Humans like to brag about the amount of work our species has managed to offload on machines. Our tools, however, are only suited to the most specific tasks. None can rival the versatility of the brain, a lump of twisted flesh capable of producing movement, love, speech, pain and even angst about our place in the universe. While some technologists try to recreate specific brain skills using artificial intelligence, others have taken on the task of enhancing this organ, molding its shape and functions or extending its reach beyond the confines of the human body.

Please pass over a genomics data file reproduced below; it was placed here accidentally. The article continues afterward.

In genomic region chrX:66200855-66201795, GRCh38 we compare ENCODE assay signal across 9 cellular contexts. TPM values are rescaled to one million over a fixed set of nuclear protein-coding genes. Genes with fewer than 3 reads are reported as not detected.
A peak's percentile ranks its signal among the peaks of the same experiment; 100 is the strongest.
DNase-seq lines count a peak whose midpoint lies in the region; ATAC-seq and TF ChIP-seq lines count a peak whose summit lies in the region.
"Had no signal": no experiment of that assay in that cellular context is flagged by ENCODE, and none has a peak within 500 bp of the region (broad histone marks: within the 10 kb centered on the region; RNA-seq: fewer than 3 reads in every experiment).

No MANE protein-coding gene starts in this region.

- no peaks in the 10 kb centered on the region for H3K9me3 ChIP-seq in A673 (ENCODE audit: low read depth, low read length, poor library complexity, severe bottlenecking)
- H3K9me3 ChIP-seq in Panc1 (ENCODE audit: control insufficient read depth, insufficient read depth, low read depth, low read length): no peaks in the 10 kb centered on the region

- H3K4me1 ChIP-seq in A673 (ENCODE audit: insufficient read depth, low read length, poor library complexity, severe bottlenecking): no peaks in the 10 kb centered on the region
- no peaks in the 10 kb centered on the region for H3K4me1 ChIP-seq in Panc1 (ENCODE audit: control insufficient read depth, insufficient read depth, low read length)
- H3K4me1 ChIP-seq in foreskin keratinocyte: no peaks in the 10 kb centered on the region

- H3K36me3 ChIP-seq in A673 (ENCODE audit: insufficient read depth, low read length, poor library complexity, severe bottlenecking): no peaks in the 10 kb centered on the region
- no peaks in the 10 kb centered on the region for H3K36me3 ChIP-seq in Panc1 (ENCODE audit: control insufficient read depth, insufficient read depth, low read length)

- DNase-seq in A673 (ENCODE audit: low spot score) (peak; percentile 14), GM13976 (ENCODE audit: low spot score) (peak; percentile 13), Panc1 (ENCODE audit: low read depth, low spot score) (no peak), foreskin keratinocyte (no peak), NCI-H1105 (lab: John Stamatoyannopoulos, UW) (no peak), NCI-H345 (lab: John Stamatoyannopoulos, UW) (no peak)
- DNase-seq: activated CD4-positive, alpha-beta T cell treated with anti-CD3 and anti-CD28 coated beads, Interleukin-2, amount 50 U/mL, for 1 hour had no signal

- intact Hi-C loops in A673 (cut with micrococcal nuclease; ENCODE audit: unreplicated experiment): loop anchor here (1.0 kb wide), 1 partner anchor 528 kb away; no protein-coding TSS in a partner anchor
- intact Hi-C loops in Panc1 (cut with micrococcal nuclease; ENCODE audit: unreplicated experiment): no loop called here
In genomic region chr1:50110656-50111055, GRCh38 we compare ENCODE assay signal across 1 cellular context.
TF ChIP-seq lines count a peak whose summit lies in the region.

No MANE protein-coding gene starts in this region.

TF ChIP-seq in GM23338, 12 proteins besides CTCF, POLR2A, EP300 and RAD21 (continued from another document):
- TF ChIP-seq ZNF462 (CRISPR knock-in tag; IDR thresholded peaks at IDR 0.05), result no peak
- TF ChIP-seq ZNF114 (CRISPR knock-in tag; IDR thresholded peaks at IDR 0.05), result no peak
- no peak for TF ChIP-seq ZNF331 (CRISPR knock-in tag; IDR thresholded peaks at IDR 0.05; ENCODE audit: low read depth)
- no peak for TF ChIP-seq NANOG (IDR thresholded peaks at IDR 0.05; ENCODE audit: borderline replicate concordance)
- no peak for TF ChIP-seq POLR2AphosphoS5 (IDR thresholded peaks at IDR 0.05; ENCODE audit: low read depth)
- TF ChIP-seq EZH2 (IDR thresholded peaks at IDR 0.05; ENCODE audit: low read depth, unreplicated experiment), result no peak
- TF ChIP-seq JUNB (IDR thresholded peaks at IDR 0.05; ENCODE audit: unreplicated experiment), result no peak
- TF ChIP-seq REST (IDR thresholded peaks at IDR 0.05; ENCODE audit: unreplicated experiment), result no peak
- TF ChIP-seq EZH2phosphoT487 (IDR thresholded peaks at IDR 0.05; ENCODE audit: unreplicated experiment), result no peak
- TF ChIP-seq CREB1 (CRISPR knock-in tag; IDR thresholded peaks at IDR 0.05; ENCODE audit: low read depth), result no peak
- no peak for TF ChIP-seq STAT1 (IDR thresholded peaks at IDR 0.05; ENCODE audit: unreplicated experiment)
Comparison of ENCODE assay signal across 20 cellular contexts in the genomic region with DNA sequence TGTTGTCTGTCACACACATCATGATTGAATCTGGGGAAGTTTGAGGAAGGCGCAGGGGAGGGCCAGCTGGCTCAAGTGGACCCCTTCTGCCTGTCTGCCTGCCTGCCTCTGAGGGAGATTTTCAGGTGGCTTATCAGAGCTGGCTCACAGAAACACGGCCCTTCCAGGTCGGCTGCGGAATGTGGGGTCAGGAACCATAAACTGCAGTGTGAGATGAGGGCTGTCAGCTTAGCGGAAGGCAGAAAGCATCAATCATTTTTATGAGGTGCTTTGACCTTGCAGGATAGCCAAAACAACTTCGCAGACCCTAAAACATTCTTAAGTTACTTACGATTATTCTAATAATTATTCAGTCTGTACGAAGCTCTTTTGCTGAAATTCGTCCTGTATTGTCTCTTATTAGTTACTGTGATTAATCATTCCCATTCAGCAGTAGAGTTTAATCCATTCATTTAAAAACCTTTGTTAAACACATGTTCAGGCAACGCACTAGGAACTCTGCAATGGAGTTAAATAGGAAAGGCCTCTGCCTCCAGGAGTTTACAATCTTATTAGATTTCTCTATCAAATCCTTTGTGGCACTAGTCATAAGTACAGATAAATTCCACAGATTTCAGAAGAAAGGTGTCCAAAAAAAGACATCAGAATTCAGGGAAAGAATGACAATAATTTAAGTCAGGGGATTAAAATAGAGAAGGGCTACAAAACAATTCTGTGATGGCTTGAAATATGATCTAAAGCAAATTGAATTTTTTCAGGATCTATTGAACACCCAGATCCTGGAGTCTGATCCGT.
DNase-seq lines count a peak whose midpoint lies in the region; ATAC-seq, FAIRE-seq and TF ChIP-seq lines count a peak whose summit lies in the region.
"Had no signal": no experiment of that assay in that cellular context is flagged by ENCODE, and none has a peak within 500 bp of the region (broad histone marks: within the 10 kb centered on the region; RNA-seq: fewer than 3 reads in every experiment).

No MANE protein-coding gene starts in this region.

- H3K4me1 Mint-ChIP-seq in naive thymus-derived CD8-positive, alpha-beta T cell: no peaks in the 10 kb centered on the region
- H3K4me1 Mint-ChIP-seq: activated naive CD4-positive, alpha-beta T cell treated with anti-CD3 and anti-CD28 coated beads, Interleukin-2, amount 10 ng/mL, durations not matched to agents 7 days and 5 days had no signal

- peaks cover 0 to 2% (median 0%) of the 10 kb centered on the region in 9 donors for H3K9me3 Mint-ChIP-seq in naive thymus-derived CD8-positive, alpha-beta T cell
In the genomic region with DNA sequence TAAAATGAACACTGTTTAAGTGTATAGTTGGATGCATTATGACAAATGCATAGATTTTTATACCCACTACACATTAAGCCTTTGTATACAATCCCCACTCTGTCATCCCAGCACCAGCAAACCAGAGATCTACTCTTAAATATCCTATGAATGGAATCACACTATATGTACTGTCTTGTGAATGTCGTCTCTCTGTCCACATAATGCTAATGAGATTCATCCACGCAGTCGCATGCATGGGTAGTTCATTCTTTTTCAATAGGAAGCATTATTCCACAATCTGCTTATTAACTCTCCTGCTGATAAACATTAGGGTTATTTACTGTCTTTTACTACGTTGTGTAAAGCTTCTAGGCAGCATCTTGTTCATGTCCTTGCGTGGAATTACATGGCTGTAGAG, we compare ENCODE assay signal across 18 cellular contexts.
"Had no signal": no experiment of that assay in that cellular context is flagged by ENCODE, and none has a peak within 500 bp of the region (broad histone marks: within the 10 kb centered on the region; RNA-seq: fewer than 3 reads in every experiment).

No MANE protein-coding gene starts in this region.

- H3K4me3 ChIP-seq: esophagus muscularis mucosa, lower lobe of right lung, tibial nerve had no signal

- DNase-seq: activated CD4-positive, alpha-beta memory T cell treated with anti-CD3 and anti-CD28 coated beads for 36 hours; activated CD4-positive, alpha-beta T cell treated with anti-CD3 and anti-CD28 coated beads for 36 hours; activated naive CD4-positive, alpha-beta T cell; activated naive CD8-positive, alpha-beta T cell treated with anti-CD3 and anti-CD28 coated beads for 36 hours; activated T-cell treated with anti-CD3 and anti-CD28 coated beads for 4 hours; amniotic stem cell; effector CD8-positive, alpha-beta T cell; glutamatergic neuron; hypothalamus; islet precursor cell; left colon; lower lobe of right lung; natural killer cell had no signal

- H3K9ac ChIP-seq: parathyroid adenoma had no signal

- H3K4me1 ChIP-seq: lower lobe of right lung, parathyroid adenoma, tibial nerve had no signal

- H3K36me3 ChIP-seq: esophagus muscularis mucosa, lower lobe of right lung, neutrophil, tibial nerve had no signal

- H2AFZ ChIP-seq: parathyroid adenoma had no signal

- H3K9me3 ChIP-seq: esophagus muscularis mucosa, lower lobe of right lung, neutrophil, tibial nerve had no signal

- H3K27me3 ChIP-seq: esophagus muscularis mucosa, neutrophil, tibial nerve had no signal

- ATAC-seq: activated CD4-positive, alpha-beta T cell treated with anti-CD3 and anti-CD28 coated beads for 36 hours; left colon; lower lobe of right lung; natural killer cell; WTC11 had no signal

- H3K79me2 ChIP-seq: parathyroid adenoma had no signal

These are the challenges of neurotechnology. In order to harness the power of the brain, one must first know where to place the bridle: “We need detailed knowledge of the neurophysiology that goes on beneath the skull,” says Javier Mínguez, an engineering professor at the University of Zaragoza, Spain, and the inventor of one of the first mind-controlled wheelchairs. Neurons send near-instantaneous messages around the body through action potentials, electrical impulses that race across the cells’ surface. These telegrams are coordinated in the central nervous system—using medical imaging techniques, scientists can see which areas are activated during specific bodily tasks, such as walking. This sort of insight enabled surgeons to implant electrodes in the spine of the Swiss tetraplegic man David Mzee. At the end of 2008, Mzee managed to walk for the first time in eight years, thanks to artificial electrical stimulation of the spine.